Art Director

Rich's Blog

Sagmeister on beauty

I just wanted to highlight this excellent interview by Creative Review with Stefan Sagmeister, talking about beauty in creativity and why he thinks it's been lost and why it deserves to be prioritised. He echoes a lot of themes from his talk I caught at D&AD Festival earlier this year and has genuinely got me thinking differently about my work now. 

Everyone should give it 10 minutes to have a read.

Wit wins again

There are many amazing projects that come out of Cannes every year. This one particularly tickled me for its creativity and just plain fun. 

The “Portraits Completed” campaign by Ogilvy Chicago for Kiwi Shoe Polish won a gold Lion and a bronze Lion. As well as the excellent print work, the campaign expanded into experiential, digital and AR. 

It's so nice to see really creative work win big, especially ones filled with a bit of wit.

Watch the video of the entry below and read more on Adweek here.

Do you C the Q?

Consortiq a drone supplier has had a new visual identity designed by Salad Creative. All in all it's very smart and well-executed. The identity has a good selection of photography, all from above (of course) and some nice clean typography and colour choices. It feels quite corporate, but that seems about right for the sort of business they do. The detail I particularly like is the use of the framing device which is a C and a half a Q that forms a Q when brought together. The framing device is not overly original but works here when drones are essentially equipment that 'focus' and take photographs and video. A very enjoyable solution!

Typeface follows icon

I do love seeing brands designing their own custom typefaces. It can be an expensive time-consuming process, but it gives your brand a unique edge, something they own unequivocally.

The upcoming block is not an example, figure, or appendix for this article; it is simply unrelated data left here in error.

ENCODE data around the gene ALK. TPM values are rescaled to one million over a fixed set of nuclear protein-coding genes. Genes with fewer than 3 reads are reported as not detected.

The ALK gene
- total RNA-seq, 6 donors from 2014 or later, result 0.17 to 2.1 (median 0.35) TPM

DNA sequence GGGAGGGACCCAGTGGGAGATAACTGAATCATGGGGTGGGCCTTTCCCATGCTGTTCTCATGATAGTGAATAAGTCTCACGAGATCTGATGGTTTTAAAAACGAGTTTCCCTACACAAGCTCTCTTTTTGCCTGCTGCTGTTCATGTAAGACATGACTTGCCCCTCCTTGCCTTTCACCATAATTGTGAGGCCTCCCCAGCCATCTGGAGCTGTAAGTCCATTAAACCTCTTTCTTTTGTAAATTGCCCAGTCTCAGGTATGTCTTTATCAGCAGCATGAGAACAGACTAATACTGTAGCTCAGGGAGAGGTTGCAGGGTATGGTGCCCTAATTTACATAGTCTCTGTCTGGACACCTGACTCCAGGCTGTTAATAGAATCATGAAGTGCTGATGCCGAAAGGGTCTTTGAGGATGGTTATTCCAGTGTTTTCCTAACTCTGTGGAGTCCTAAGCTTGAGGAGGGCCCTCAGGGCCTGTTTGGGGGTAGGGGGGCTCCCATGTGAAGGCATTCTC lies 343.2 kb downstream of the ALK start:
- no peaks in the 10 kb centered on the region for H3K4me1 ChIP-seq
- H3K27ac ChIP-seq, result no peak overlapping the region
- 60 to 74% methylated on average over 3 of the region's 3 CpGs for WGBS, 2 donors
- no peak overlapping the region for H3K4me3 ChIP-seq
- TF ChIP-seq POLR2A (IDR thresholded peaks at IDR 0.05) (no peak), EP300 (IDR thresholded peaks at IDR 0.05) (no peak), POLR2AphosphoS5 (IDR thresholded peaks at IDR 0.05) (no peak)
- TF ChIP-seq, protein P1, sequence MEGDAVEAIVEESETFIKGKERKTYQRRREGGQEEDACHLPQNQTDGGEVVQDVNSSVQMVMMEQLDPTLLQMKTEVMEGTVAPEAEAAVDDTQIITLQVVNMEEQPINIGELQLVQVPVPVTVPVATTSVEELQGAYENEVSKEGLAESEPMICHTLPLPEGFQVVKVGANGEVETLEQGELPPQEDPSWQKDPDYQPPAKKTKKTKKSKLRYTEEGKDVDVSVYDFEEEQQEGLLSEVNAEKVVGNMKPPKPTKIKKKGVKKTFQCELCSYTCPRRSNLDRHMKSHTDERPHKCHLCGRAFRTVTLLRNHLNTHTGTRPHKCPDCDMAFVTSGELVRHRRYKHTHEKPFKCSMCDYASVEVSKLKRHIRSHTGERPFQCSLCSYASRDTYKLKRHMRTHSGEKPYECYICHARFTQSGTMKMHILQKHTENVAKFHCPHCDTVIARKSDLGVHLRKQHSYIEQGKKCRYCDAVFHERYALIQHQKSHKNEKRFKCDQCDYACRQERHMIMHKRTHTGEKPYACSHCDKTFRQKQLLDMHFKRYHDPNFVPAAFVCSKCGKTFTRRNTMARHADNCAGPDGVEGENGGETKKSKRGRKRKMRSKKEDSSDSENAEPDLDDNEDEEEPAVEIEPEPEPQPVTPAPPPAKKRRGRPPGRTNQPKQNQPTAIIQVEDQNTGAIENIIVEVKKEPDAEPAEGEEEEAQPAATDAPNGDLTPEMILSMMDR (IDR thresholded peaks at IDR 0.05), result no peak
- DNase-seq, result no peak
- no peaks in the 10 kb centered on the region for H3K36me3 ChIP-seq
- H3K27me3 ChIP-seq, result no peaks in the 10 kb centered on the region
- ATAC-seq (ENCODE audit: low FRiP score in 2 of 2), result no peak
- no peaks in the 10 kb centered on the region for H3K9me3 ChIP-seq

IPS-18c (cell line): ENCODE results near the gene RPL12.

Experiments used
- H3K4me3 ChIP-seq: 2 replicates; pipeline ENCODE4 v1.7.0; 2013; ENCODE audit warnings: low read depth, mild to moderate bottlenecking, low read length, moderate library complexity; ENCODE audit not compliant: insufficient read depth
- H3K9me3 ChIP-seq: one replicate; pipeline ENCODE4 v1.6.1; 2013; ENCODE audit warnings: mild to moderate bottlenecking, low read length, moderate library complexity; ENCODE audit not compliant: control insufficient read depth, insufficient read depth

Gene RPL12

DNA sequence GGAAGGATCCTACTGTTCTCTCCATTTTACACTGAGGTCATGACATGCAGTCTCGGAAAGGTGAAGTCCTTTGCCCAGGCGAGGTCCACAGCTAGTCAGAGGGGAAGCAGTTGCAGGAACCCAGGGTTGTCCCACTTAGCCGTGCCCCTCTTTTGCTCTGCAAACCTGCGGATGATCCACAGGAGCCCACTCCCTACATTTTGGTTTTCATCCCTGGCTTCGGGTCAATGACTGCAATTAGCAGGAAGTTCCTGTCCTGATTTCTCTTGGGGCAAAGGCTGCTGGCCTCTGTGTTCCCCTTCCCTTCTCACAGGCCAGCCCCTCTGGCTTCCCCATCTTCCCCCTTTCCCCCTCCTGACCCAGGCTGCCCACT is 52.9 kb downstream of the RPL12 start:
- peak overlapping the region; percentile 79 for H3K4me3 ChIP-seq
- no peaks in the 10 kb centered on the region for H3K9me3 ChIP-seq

YouTube Sans which will be used in product and marketing communications specifically for YouTube themselves. All the edges and curves have been inspired by the now ubiquitous YouTube play button, which is now also included in the typeface as a glyph. 

Overall it's a really nice and personality-packed piece of work by Saffron. Read and see more here

Men In Progress
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I have only just come across this video series from Lynx called "Men In Progress". It's a really compelling watch. Split across (at time of writing) 9 episodes, tackling everything from relationships to body image, the films aim to challenge the perception of what makes a modern man. 

It's clearly reminiscent of 'Like A Girl', but still very well executed and thought provoking. The art direction is really nice and the mix of humour and emotion, especially so in the most recent "Boys Don't Cry" is brilliant. Worth watching.

Shopping at Sainsbury's is living well

A couple of months back, W+K London revealed their first piece of work for Sainsbury's. The TV spot along with supportive in store comms, led with the line "#fooddancing is living well" and showing people cooking, dancing, shaking food about. 

I loved the art direction. The fun playful typography. The black and white people with only a pop of orange was genius. And featuring seemingly home-made footage with a big poppy track made the whole campaign, fun, energetic and life-affirming. The only bit I didn't get was what it was trying to tell me. That line. Should I dance with my food? Start a food fight at dinner time? It was particularly confusing when I saw the in-store comms before I saw anything on TV.

However today I spotted two recent extensions of the campaign. One for Easter on a billboard as I cycled past (so, sorry no picture) and one for Mother's Day. The art direction still intact, but with lines that made much more sense: "staying young is living well" and "making for mum is living well".

It was really good to see how the bigger thought of "living well" and can extend, flex, expand and evolve, alongside some great art direction. 

Some seriously hard working design

I love this case study for Graft's redesign by The Engine Room. The problem was that their bland products were disappearing in the noise of competitors on the shelf. And they solved this through design by practicing the age-old attitude of "less is more". Removing and simplifying product packaging with some bright colours to boot gave the brand a huge boost in sales and proved that design really is effective in solving business problems. 

Read more about the award-winning project on Creative Review or on The Engine Room's own site.